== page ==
A woman in my group told me she'd been given Valium to help her sleep. I didn't think that was fair. We had the same doctor, so I went to him and said I wanted something to help me sleep. He told me to come back at four, so I was pretty happy. I went back and he told me to take off my pants and sit in the chair. He stuck needles in me, including one in my top lip. He gave me acupuncture instead of pills. I sat there for what felt like ages and the weird thing was, when he took all the pins out, I felt the best I'd felt in a long time. That night I ended up in the common room with the others, singing. For me, that never happened. The next day I went back to the doctor and said, 'I want more of that acupuncture but this time, not enough to make me sing'.
After about a month I felt really good. I was buzzing on all these clichéd things, like birds and flowers. And I didn't feel angry. I told the doctor and he said it was probably the first time I'd been totally straight since I was 13, that this was what life without drugs could be like. It was as if the thing I'd been looking for in drugs, a sense of peace, contentment, the more I used, the further I got from it. I'm not saying it was easy. I still had heaps of demons, but I hung in and finished the programme.
After Hanmer I ended up in a halfway house in Christchurch but, because I'd left school at 13 with no qualifications, I was at a bit of a loss. Then two older Māori women who worked at the centre told me they'd enrolled in a two-year counselling course and they'd enrolled me as well. The reason being, the course was at an old monastery in Cashmere up a long, windy, steep drive, but they hated driving up it and wanted me to drive. During the course, rather than drugs and alcohol being a waste of life, those experiences became a source of valuable information, and gave me a level of understanding the others didn't have.
I got a job with Te Rito Arahi, a Māori alcohol and drugs agency in Christchurch. I worked in prisons, and those guys listened to me because they knew my learning wasn't out of a book, then a job came up at Queen Mary Hospital's Taha Māori programme. The guy who hired me took a punt and I became the boss of two of my former therapists from five years before - and eventually I ended up in management. I was studying too, and still doing face-to-face work, but I moved up the ladder, because I saw how the whole system worked and found opportunities to change things.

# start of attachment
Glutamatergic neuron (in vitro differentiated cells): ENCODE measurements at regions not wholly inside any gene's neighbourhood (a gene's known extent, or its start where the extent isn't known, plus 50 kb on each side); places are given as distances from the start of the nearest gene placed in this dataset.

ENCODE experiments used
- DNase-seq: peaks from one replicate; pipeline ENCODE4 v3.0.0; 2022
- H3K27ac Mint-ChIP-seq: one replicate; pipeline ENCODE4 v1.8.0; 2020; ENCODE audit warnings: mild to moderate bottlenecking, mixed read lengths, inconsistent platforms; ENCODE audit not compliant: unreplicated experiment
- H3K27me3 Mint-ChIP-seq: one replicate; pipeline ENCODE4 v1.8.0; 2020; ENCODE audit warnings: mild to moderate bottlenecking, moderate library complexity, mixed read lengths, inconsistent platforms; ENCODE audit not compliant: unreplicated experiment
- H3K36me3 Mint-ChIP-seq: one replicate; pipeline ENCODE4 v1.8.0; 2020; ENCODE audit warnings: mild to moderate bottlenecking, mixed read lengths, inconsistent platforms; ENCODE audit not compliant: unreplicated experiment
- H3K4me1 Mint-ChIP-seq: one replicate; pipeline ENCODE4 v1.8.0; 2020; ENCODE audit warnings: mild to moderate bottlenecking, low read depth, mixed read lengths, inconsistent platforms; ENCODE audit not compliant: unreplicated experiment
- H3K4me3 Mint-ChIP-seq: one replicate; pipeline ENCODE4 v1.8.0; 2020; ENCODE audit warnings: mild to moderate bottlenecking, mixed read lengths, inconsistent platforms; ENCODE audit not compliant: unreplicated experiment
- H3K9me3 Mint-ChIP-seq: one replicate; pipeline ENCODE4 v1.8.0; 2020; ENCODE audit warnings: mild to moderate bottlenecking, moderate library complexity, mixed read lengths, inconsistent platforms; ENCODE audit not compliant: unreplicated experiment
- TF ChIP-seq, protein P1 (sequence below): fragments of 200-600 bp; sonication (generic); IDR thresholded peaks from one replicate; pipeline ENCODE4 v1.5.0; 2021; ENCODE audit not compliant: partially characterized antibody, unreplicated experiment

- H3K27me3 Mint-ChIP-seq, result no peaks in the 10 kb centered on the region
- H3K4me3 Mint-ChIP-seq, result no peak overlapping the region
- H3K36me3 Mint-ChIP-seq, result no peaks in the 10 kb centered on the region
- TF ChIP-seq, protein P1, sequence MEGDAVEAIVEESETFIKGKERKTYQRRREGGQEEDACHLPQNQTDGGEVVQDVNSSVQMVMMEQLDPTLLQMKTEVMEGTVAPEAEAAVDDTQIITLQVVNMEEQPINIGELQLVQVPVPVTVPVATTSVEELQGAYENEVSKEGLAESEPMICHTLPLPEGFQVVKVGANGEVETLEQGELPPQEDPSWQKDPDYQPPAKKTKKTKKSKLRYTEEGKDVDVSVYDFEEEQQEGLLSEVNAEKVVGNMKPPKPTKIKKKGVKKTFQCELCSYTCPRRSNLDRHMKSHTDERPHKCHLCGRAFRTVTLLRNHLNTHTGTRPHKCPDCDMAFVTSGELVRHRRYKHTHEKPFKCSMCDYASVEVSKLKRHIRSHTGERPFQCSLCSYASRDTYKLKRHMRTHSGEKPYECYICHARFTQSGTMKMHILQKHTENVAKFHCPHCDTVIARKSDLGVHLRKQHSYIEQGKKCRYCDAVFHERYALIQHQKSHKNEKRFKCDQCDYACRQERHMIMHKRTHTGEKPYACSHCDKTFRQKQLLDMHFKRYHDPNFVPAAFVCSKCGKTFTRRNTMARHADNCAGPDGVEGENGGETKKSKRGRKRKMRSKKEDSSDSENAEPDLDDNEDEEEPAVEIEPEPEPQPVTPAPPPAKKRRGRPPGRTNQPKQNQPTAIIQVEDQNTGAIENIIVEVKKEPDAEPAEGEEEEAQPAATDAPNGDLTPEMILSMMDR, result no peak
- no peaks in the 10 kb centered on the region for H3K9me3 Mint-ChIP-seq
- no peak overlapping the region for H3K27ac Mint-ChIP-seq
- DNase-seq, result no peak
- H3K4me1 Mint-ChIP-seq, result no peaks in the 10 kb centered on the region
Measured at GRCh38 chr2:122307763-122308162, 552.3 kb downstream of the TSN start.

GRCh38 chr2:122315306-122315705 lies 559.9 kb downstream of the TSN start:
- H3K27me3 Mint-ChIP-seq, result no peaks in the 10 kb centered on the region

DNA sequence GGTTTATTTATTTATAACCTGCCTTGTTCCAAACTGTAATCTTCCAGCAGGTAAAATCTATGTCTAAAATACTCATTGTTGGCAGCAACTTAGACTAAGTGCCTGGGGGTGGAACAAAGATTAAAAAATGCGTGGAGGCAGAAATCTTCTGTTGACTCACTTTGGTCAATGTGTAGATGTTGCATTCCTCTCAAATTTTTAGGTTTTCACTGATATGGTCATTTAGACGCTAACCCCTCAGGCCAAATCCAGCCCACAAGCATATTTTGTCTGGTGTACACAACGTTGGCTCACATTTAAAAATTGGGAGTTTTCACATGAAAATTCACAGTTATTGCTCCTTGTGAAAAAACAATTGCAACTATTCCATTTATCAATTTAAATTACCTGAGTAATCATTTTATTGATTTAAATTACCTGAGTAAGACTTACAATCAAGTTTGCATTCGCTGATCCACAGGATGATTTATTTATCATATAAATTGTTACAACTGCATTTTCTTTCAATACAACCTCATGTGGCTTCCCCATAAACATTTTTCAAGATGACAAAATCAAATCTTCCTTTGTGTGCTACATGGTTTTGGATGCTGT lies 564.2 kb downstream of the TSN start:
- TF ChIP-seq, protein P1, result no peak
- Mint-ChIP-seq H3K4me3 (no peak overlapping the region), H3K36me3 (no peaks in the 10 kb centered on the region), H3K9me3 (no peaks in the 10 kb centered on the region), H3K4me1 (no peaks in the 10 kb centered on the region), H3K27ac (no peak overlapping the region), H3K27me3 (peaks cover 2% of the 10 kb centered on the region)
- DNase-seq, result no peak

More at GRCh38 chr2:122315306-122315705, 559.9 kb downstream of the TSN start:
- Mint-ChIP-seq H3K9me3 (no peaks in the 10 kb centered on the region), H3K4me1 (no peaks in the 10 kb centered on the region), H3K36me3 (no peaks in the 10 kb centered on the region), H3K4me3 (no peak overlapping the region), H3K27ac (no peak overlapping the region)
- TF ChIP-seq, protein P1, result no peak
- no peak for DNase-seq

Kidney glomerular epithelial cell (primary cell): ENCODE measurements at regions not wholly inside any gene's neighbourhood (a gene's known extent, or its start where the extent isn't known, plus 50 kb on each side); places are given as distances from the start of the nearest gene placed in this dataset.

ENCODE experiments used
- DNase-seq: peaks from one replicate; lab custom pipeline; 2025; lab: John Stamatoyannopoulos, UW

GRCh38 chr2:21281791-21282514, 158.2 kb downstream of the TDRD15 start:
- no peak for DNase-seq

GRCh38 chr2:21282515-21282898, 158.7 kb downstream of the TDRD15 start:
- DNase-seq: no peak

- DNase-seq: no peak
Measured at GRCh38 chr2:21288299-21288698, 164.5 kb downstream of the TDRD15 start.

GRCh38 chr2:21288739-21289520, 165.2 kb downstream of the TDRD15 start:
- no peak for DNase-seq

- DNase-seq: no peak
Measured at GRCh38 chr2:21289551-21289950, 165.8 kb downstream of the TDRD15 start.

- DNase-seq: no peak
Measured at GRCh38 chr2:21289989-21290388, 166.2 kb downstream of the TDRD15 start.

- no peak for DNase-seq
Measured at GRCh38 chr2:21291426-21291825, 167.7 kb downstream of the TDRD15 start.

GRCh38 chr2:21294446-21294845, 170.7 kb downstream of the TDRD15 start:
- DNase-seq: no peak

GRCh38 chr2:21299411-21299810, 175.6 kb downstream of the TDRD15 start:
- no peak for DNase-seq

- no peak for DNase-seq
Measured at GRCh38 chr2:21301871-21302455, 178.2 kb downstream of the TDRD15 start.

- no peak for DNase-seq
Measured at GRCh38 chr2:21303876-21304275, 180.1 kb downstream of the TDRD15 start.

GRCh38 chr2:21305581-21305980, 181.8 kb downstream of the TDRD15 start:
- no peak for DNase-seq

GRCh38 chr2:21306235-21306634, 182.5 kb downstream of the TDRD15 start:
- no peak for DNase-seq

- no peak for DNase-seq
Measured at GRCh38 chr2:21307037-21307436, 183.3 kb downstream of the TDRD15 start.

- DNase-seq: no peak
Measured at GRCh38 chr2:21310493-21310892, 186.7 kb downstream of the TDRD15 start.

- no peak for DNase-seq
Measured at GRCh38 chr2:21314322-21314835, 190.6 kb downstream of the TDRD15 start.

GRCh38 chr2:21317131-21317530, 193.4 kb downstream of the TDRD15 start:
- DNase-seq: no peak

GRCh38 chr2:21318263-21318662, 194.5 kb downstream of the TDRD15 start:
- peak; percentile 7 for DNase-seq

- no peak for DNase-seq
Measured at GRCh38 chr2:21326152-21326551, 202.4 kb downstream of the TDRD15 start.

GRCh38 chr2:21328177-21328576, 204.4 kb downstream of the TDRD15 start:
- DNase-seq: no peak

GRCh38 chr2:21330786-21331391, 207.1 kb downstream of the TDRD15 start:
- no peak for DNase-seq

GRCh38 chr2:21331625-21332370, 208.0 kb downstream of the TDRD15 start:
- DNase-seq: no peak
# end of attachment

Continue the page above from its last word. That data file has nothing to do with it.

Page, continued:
People need to vote at the referendum. They need to understand the issues and see the opportunities. A 'yes' vote for the regulation of cannabis is our opportunity to reduce harm. I know that might sound counter-intuitive, and I understand how some people think it sends the 'wrong' message, but what a lot of people don't understand is that we currently have one of the highest rates of cannabis use in the world – and that is under our existing legislation. Most people try it and decide it's not for them, their preferred drug is alcohol. A smaller group goes on to use regularly or irregularly and it doesn't cause them any problems - but it's the law that can cause them problems because it criminalises over 5000 people a year and perpetuates the illegal black market.
With regulation, we have a chance to control availability and content, how potent it is, to have an age limit. There are really good things in the Act - money gathered from tax revenue can be put into better prevention, better education, delaying the onset of use in young people, for both alcohol and cannabis, and increase opportunities for people who do have problems to get help.
The Misuse of Drugs Act that we are currently governed by was established in 1975 and is connected to the 'war on drugs' rhetoric, which has failed spectacularly everywhere. Drugs are now more available and cheaper than ever before. At what point will we as a country say – this hasn't worked, we need another approach? As Helen Clark said, this referendum isn't about whether we want cannabis to be available, because it is, it's about how we want it to be available and who to.
Another thing that drives me to actively support law change is the racist way the law is applied. Due to so-called unconscious bias, Māori are three or four times more likely to be stopped, arrested, convicted and jailed than others who use exactly the same quantities in the same frequencies. One reason Māori get over-convicted, the law isn't some amorphous spirit that hovers over everything fairly. The law is applied by human beings, and unconscious bias needs to be made conscious, that's what's got to change. History has shown us, police with all the best intentions in the world cannot apply discretion in an even-handed way, so the best way to enforce the law fairly is through a new law. Police will tell you, cannabis has been decriminalised for non-Māori for years because police have discretion which means the current law has failed.
Educating your kids about drugs is about communication. It's also about understanding that people need to find their own way, bump into their own walls, learn their own lessons. But if we create the safest environment possible - which leads me back to the referendum - and if your kids or grandkids are going to try it, and chances are they will, do you want them going to a gang pad to get it? The referendum gives us the opportunity to introduce a 20-year age limit, provide resources and education around delaying use, and be given the right information to make good decisions. Yes I am passionate about the need for change, but with good reason.